When Kitty was a littler person I used to write down all the funny things she said. It’s one of those moments as a parent when you look down at this tiny little person that you made and gave birth to and nurtured and nourished and watched over, who can speak. Actual genuine words, in roughly the right order, and so beautifully back to front in their logic that we’d struggle to keep a straight face.
But alas for Elma and Pip, I’ve had less chance to keep the same notes for them. Partly it’s just that life is busier now; I look back now on the days when I blogged every single day and wondered how on earth I was doing it, I’m not aiming half so high now and even then I don’t write nearly as many posts in me as I would like. And part I’ll admit is that they are the second and third children in the family, and I’m afraid that their sister will always have the novelty value; it’s the flip side of the coin that means that she is also the guinea pig so I don’t think they’re missing out too much.
But in my week at home I got to spend so much time with all three of them (and John), and to really hear how both Elma and Pip see the world. During most week days I only see them first thing in the morning when they’ve just woken up, and last thing before supper story and bedtime, and it’s not exactly their finest hour, so there tends to be less chatter and more “Mummeeeeee”.
Elma is trying her hand at jokes, probably because Kitty is also experimenting with jokes, largely of the “why did the chicken cross the road” variety, but Elma’s are just wonderfully factual:
Why did the caterpillar climb the tree?
Because he wanted to get some leaves.
Shortly followed by:
Why did the witch get the caterpillar?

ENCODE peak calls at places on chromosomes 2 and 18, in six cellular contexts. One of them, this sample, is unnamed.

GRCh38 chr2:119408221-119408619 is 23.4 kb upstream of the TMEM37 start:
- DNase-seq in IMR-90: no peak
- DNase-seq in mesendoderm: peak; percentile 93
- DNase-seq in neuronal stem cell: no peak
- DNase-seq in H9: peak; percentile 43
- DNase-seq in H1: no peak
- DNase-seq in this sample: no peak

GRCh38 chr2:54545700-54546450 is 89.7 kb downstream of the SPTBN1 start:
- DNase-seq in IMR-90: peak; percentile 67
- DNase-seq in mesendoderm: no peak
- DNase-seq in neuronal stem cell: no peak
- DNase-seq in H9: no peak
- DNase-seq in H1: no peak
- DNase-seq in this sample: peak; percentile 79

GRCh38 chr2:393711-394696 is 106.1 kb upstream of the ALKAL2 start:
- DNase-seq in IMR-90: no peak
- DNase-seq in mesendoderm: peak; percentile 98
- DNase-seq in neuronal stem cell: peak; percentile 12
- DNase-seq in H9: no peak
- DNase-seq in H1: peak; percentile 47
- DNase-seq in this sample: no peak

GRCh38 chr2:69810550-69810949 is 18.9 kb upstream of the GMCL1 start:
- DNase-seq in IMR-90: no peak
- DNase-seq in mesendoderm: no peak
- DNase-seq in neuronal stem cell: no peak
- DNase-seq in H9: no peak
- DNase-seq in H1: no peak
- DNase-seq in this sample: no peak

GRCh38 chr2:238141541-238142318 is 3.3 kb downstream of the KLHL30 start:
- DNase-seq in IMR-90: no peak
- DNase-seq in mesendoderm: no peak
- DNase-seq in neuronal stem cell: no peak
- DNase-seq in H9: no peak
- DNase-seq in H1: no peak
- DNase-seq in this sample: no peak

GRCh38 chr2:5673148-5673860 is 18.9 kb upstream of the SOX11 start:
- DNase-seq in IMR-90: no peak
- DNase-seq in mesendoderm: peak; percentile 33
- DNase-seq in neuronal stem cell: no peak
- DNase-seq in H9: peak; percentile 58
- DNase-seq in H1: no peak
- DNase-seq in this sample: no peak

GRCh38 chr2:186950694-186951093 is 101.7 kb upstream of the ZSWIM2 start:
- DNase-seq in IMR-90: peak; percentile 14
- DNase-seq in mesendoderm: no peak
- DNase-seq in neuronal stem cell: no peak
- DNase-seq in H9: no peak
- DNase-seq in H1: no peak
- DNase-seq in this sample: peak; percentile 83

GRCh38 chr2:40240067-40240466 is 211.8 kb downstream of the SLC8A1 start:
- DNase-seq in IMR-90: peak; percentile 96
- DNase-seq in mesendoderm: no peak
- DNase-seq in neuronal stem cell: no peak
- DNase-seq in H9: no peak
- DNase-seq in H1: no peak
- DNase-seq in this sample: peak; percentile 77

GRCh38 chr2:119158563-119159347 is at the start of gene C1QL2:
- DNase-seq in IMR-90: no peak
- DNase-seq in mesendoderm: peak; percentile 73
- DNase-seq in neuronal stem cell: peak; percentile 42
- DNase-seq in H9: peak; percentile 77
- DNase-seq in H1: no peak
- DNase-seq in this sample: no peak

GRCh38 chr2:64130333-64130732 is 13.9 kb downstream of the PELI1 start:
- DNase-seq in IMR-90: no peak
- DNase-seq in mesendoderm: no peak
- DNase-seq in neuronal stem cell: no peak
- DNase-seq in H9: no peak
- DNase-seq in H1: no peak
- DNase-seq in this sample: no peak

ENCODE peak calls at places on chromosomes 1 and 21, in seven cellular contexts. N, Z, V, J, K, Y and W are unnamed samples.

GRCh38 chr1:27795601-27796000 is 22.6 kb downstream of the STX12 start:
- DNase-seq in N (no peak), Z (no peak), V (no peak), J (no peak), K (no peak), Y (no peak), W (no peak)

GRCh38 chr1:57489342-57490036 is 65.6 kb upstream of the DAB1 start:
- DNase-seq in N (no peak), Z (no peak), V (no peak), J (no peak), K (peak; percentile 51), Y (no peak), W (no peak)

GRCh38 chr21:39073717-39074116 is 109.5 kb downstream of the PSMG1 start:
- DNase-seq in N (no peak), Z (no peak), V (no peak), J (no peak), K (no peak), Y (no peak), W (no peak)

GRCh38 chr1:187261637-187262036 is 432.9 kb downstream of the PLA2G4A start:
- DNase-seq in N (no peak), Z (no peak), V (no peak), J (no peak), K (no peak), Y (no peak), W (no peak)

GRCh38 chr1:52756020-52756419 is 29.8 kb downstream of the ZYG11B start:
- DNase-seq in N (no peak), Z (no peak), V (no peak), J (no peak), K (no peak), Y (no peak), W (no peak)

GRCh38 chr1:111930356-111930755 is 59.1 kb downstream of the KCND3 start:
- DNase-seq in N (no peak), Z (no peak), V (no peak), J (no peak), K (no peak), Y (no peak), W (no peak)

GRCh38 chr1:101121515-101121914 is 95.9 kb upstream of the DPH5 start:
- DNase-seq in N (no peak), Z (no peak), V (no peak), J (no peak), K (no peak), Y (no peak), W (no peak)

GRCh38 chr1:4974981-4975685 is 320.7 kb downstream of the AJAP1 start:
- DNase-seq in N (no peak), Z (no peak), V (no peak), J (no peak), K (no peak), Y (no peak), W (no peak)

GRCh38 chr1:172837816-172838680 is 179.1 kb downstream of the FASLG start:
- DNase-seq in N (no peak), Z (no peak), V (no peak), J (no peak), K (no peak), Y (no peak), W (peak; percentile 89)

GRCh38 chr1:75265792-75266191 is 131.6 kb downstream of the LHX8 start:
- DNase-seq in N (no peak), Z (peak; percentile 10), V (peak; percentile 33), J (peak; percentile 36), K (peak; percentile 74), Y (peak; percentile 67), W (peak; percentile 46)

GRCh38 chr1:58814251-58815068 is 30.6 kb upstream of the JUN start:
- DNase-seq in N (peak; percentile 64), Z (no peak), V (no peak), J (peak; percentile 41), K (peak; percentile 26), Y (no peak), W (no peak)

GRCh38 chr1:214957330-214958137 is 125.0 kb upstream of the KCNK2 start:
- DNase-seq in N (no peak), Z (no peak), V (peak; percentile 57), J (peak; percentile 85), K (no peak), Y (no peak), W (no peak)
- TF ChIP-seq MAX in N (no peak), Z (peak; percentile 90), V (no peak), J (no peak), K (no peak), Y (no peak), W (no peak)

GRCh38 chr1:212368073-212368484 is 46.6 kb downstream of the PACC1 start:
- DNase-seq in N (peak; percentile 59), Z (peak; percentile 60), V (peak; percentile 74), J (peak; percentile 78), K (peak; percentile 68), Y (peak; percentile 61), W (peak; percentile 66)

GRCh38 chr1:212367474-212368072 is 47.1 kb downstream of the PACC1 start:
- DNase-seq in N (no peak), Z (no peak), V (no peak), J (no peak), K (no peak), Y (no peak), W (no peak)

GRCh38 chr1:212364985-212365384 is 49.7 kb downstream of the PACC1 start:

Because she wanted to put him in the soup
And my personal favourite:
Why did the elephant wear glasses?
Because he wanted to see properly without blinking.
She falls off her chair laughing at them; the only thing funnier in her world is her Daddy saying “I want some chicken and a can of coke” in a fake scouse accent, which all three kids think is screamingly funny, to the point that they try to trick John into saying it, which is quite hard to do, given that his usual accent is Yorkshire.
Pip’s thoughts have, for the most part, been running along a protective streak; it’s as if he learns things during the day and then wants to make sure that I know them too. It’s usually just as he’s about to go to bed, a big bundle of bright eyes and soft cotton sleeping bag, curled up in my arms for the final cuddle of the day, and he’ll suddenly look up at me:
Mama! You shouldn’t eat buses, should you!
He also heard us talking about Bake Off Creme de la Creme and thinks that Mummy and Daddy watch a program on Cranky the Crane after he’s gone to bed – and he wasn’t very impressed with it!.
But the best comes via John, when he and Pip were turning into our road earlier in the week and spotted our neighbours’ cat sat on our drive. It’s a very silly cat and it likes to think it can take on cars so you quite often have to nudge the car gently onto the drive, beep the horn and wait for it to stop prancing about before you can park.
Mama went beep beep!
Mummy beeped the horn did she?
Yes, at the idjot. Beep horn at idjot Daddy!
Oh Mummy beeped at the cat!
after a small pause
Did we run over the cat Daddy?
No, we didn’t run over the cat.
We don’t run over cats do we Daddy?
No, that’s right, we don’t.
It’s OK, we can run over cat on Monday!
Well that’s going to make for an eventful start to the week!